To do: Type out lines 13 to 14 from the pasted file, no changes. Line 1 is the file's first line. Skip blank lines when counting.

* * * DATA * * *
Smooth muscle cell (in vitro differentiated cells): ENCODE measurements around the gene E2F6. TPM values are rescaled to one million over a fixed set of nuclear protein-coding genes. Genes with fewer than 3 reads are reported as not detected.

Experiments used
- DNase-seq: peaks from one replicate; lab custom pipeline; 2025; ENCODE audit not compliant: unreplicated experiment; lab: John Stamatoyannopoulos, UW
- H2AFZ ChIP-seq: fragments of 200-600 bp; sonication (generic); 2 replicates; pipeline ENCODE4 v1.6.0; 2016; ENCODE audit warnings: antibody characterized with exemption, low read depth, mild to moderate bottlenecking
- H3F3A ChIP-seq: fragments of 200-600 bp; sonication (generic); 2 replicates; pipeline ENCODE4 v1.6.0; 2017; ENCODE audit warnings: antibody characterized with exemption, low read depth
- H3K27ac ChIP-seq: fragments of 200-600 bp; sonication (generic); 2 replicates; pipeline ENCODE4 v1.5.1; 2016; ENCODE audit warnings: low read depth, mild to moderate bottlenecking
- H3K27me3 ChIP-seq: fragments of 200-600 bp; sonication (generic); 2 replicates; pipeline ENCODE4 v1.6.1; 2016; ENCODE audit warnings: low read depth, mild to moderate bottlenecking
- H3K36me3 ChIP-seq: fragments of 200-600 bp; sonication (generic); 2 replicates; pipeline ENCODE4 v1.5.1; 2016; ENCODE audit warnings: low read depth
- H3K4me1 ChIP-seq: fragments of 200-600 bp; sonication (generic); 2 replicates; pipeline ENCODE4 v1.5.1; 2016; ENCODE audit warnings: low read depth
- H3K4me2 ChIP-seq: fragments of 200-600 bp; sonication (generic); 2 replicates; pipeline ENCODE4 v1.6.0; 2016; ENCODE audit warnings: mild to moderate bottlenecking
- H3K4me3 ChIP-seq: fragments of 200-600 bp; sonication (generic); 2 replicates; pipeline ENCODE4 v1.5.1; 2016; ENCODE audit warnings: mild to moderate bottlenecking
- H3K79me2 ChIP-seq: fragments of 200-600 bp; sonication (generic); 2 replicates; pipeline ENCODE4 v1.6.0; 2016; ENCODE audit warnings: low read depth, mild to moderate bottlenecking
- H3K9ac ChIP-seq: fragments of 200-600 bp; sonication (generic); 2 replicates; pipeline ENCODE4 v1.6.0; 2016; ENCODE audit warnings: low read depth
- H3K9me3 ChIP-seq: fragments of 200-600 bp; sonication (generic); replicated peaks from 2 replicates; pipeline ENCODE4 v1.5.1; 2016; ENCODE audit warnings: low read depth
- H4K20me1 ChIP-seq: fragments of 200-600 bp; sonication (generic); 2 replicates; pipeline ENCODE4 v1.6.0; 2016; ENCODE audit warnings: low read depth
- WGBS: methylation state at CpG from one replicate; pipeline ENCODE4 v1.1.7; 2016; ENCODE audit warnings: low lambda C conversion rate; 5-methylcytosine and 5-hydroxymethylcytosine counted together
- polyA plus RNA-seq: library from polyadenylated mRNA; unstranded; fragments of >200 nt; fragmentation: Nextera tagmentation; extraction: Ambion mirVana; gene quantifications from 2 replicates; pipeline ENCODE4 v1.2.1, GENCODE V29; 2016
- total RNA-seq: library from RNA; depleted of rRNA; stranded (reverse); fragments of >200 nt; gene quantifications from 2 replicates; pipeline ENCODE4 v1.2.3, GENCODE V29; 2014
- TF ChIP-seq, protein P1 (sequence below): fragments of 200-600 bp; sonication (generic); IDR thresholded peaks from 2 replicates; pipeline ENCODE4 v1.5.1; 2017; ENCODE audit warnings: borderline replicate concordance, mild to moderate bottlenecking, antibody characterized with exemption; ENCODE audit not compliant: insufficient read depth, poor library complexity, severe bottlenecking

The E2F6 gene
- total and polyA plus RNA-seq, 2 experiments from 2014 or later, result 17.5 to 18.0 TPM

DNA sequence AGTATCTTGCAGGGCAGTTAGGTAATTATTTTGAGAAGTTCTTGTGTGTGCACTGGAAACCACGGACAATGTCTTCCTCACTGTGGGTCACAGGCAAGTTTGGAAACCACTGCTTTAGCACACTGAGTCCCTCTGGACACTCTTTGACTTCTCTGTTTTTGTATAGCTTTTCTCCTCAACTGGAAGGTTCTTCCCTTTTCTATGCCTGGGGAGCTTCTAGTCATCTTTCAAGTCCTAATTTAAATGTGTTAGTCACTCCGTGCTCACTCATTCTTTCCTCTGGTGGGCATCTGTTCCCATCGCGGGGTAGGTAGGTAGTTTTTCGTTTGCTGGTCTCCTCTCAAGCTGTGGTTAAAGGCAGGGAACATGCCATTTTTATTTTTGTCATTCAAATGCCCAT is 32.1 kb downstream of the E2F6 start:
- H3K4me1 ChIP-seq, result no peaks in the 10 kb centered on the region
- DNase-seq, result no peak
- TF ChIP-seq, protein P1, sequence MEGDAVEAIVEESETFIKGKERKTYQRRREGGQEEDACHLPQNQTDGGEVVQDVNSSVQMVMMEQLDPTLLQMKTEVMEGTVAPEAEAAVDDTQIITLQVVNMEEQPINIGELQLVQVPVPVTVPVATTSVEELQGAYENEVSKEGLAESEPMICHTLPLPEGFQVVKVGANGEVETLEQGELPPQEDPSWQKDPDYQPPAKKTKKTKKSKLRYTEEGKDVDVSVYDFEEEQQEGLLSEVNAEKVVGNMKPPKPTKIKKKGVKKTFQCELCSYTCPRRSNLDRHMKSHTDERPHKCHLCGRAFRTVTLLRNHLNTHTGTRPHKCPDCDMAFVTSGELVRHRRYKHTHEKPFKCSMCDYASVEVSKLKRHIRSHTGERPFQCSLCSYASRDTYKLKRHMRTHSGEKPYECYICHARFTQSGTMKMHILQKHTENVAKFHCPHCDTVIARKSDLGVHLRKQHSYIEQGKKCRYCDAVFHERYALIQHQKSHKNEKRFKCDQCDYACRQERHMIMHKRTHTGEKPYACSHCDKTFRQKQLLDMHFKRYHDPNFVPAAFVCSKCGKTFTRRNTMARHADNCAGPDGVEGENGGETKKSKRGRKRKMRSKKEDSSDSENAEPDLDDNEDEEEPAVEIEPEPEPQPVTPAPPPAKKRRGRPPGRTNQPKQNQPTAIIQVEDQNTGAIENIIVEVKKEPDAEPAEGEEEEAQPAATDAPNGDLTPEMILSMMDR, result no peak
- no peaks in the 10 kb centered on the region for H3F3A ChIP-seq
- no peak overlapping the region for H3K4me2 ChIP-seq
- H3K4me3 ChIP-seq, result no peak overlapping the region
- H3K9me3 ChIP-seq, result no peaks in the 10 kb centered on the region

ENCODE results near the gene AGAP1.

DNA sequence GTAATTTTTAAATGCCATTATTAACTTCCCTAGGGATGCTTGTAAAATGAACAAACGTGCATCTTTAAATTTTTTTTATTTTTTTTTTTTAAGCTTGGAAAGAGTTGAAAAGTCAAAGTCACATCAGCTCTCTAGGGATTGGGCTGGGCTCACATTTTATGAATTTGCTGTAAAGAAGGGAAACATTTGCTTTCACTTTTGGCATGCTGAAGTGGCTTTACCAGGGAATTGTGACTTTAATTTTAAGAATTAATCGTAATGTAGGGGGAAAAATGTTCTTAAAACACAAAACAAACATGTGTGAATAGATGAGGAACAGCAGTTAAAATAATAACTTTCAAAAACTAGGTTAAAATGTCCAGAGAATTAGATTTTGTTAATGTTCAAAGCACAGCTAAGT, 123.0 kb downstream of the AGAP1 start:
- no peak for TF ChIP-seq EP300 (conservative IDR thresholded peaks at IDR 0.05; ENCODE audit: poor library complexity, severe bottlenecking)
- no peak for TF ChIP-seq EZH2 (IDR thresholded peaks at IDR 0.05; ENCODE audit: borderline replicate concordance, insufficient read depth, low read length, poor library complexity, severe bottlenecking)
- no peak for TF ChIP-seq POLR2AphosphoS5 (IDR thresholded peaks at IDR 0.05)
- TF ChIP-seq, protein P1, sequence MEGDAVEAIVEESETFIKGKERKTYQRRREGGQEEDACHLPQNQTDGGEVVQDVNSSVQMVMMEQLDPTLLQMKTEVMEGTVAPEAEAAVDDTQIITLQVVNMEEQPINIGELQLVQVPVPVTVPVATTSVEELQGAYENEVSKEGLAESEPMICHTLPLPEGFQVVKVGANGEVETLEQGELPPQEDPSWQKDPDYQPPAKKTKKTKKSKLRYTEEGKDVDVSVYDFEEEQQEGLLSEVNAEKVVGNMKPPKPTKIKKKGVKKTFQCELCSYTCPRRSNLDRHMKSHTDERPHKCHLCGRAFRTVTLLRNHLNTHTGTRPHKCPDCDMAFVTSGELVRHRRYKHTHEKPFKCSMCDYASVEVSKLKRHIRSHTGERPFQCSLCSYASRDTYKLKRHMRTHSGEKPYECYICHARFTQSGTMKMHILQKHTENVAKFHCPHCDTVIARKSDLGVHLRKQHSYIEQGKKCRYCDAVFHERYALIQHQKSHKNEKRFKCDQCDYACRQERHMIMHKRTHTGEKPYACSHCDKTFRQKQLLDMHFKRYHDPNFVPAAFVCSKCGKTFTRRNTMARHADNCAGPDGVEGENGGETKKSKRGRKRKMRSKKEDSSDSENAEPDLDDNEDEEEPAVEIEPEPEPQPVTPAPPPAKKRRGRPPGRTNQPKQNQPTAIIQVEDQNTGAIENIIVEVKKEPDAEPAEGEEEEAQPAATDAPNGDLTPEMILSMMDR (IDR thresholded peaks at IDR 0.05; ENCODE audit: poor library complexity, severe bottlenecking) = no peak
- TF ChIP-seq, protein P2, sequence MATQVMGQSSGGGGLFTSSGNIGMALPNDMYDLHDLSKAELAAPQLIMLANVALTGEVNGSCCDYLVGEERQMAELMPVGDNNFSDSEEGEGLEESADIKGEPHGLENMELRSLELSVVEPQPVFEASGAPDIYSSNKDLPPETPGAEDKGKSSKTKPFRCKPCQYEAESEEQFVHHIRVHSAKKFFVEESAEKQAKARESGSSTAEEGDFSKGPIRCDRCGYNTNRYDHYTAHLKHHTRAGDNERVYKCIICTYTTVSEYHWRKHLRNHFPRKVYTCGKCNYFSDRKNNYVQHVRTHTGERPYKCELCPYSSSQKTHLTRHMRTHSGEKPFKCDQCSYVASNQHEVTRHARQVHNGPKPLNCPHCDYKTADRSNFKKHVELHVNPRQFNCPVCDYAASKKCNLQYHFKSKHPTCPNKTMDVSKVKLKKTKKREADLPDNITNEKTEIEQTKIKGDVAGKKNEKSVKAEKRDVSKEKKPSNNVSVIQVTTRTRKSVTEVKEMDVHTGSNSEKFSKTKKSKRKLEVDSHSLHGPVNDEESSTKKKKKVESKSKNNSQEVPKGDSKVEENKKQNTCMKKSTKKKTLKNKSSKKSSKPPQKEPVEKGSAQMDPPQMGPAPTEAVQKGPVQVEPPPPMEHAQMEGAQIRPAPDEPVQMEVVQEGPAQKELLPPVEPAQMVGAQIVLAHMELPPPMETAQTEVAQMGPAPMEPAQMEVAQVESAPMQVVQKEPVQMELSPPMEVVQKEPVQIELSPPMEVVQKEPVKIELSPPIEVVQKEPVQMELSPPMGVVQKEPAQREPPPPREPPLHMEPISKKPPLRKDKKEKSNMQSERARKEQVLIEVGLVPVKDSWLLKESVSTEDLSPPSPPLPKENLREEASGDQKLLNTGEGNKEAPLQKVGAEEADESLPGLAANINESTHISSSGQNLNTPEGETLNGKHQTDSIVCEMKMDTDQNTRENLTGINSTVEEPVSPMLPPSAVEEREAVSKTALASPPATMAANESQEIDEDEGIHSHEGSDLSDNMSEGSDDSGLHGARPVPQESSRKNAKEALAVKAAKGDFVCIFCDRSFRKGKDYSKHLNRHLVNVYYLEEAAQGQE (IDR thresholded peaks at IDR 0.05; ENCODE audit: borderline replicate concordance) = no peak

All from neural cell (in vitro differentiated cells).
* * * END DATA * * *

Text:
- H3K9ac ChIP-seq: fragments of 200-600 bp; sonication (generic); 2 replicates; pipeline ENCODE4 v1.6.0; 2016; ENCODE audit warnings: low read depth
- H3K9me3 ChIP-seq: fragments of 200-600 bp; sonication (generic); replicated peaks from 2 replicates; pipeline ENCODE4 v1.5.1; 2016; ENCODE audit warnings: low read depth